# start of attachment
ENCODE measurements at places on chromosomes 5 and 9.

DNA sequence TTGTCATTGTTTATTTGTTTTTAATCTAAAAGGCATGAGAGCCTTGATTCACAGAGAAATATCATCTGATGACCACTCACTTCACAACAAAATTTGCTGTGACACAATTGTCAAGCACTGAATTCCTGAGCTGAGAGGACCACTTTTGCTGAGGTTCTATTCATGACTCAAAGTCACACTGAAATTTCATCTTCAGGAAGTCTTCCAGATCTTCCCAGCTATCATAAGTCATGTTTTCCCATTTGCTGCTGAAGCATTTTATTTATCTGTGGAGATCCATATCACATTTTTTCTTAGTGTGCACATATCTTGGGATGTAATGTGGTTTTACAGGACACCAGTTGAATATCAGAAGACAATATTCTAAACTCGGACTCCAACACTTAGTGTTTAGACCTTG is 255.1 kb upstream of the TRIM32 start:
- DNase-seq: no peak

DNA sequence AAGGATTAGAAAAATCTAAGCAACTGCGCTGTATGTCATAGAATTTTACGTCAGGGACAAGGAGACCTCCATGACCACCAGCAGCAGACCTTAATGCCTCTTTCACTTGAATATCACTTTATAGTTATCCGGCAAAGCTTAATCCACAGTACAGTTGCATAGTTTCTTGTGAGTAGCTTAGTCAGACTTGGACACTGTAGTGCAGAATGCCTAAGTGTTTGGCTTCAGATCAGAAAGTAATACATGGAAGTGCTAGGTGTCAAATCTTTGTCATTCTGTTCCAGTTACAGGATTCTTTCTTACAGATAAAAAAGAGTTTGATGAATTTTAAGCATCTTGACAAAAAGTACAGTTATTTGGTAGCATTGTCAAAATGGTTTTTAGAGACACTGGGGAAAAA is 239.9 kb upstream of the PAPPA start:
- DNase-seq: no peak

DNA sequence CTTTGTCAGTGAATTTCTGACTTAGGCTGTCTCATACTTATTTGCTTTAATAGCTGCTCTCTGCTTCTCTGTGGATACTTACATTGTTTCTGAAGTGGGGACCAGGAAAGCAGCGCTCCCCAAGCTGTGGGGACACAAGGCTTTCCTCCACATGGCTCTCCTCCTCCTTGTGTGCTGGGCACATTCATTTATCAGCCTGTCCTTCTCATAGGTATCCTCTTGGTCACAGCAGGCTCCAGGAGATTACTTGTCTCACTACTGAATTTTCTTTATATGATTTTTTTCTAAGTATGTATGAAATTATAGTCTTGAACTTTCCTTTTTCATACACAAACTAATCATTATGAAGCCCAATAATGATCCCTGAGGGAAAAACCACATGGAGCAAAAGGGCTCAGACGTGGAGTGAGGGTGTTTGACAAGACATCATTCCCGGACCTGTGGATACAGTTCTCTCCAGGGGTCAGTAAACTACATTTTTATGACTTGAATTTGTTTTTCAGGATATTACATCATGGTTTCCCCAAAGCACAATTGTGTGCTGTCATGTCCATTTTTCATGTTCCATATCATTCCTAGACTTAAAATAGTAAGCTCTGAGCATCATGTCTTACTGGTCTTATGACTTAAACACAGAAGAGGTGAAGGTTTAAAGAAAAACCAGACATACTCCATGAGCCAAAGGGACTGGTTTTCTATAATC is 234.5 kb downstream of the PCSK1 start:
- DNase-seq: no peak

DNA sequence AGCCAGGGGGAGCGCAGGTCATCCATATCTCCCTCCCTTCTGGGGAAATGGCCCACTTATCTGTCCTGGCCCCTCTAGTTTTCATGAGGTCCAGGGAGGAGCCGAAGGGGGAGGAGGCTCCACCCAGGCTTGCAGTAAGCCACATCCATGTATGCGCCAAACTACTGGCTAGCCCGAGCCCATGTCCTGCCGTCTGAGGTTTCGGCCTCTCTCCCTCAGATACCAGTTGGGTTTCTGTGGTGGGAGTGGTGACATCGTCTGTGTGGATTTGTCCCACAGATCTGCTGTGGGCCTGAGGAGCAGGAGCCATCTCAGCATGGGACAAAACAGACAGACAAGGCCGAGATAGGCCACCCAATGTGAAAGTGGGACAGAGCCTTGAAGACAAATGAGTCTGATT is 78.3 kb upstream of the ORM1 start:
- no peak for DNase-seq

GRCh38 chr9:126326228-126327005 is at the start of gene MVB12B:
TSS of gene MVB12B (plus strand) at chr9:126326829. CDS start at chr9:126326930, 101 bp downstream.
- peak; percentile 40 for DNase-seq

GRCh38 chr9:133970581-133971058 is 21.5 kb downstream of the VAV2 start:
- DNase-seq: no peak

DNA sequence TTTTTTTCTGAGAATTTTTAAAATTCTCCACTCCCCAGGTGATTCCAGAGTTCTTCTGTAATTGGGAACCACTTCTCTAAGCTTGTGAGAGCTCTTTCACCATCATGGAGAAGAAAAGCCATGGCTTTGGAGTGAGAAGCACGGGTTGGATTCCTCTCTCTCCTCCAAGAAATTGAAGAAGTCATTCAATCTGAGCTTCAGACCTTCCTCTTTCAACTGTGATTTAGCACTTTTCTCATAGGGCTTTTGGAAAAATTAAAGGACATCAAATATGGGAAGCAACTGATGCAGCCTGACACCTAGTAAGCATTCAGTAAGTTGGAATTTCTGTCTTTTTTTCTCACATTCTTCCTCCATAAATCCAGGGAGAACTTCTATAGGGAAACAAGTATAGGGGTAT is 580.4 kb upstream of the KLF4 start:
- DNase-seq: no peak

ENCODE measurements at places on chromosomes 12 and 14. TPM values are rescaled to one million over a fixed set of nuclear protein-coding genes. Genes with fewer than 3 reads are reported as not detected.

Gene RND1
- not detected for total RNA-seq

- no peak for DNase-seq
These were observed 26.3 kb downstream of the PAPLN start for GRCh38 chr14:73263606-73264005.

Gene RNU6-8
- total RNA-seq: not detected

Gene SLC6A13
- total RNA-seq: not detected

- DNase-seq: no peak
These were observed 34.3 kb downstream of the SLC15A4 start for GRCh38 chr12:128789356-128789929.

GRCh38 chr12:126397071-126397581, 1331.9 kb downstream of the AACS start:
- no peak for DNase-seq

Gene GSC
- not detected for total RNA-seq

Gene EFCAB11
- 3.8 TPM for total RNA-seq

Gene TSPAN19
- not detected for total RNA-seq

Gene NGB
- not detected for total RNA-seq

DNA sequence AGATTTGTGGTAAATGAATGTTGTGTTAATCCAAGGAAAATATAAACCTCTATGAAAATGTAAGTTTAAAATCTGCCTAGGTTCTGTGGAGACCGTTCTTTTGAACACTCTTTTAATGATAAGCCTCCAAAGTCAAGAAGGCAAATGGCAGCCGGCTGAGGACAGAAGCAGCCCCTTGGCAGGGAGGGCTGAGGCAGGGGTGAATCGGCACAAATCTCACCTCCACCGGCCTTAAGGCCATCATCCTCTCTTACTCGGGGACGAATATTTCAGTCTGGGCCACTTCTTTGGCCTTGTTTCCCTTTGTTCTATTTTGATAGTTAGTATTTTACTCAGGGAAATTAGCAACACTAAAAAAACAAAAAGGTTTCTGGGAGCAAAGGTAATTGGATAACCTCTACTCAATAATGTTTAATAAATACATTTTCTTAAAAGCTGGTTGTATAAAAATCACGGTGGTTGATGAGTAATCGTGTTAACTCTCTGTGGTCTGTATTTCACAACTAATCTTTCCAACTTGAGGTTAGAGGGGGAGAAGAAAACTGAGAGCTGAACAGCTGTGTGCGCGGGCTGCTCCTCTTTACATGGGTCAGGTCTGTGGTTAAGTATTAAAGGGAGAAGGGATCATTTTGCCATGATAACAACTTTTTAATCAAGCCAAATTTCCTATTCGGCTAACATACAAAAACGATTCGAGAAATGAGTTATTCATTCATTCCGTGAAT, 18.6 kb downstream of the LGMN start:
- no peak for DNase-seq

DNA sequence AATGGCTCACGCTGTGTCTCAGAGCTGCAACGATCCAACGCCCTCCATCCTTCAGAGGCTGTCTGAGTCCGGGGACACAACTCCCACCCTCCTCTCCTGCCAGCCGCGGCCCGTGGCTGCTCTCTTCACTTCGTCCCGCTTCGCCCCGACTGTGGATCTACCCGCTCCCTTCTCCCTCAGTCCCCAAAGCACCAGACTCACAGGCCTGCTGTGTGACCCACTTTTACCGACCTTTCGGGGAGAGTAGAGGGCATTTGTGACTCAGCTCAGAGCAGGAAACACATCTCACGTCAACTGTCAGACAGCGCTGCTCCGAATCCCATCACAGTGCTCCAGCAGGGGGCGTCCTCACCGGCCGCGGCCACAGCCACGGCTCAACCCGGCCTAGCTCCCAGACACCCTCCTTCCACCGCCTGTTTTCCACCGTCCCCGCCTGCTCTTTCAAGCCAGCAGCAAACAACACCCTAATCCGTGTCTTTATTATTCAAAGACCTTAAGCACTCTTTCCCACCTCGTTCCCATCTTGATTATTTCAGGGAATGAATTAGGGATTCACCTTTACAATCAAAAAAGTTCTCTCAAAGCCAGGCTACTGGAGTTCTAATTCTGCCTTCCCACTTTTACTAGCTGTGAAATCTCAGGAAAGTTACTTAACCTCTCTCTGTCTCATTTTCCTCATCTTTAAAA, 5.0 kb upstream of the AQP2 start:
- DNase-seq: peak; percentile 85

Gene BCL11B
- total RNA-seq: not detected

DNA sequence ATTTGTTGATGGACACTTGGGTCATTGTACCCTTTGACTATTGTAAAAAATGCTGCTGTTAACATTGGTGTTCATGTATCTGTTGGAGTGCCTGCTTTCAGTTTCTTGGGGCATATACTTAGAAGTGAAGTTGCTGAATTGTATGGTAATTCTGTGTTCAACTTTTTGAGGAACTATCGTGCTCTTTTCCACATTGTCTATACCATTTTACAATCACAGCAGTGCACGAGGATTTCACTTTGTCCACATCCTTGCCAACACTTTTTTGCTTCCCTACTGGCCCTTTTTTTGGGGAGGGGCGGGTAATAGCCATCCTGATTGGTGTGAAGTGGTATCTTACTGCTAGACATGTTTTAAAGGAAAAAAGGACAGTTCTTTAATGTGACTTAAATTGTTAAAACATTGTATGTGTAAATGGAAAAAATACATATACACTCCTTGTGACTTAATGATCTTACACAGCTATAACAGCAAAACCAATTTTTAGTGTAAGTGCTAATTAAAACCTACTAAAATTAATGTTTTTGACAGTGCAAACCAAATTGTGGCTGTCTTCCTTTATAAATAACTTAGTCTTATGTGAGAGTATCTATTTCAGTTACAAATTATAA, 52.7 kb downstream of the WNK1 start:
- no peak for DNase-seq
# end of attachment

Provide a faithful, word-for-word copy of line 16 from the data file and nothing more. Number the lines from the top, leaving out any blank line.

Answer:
- DNase-seq: no peak